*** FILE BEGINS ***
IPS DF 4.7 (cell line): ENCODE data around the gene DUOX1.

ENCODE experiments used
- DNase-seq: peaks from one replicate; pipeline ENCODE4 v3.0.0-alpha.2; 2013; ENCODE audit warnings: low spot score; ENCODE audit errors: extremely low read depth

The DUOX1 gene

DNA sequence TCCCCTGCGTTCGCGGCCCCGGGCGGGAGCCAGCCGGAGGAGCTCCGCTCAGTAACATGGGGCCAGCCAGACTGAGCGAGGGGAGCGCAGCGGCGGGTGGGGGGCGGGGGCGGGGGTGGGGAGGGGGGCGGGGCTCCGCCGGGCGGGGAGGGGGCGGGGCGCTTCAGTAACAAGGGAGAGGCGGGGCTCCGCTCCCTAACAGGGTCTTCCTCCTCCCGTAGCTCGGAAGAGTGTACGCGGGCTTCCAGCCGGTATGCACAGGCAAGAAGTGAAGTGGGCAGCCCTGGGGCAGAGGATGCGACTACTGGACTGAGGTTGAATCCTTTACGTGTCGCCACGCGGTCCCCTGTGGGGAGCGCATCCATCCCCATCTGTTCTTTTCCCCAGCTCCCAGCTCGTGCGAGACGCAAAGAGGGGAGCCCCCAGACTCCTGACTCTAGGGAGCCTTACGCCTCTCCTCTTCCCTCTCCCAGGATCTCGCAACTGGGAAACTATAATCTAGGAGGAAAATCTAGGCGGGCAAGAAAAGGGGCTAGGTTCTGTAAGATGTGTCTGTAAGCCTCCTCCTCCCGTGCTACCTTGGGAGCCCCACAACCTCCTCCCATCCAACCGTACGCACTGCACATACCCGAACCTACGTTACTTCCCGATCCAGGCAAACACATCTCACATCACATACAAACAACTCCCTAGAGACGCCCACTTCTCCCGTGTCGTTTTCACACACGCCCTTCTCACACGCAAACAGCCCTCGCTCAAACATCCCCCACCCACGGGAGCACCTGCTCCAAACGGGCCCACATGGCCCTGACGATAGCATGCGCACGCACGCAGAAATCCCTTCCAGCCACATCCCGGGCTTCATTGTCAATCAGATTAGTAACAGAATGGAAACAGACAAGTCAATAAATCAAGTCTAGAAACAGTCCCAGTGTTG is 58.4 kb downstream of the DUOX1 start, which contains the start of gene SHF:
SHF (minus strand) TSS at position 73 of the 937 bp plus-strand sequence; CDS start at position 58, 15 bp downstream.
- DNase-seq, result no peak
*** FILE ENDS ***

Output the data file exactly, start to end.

IPS DF 4.7 (cell line): ENCODE data around the gene DUOX1.

ENCODE experiments used
- DNase-seq: peaks from one replicate; pipeline ENCODE4 v3.0.0-alpha.2; 2013; ENCODE audit warnings: low spot score; ENCODE audit errors: extremely low read depth

The DUOX1 gene

DNA sequence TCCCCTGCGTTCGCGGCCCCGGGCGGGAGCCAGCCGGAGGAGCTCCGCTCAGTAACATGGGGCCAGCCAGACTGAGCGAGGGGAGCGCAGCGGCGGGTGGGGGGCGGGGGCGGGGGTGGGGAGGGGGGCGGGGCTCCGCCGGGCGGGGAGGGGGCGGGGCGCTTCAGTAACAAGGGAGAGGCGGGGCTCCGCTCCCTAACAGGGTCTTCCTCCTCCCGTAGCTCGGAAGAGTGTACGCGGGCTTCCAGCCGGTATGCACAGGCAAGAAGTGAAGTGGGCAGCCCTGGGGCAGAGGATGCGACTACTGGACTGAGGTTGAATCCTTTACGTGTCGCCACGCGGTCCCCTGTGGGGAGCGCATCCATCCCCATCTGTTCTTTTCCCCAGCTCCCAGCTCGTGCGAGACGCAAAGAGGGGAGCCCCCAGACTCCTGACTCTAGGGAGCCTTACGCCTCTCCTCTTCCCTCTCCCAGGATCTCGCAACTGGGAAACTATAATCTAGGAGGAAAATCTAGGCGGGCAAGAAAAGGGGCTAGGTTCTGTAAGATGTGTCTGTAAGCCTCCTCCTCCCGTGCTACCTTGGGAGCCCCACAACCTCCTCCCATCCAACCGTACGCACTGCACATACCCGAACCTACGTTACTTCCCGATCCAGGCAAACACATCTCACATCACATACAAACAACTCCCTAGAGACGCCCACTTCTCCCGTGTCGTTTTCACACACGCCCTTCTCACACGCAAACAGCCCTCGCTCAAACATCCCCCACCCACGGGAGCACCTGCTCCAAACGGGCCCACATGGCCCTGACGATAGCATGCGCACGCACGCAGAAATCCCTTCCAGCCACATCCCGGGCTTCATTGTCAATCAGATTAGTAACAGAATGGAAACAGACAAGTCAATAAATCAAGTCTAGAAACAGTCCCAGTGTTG is 58.4 kb downstream of the DUOX1 start, which contains the start of gene SHF:
SHF (minus strand) TSS at position 73 of the 937 bp plus-strand sequence; CDS start at position 58, 15 bp downstream.
- DNase-seq, result no peak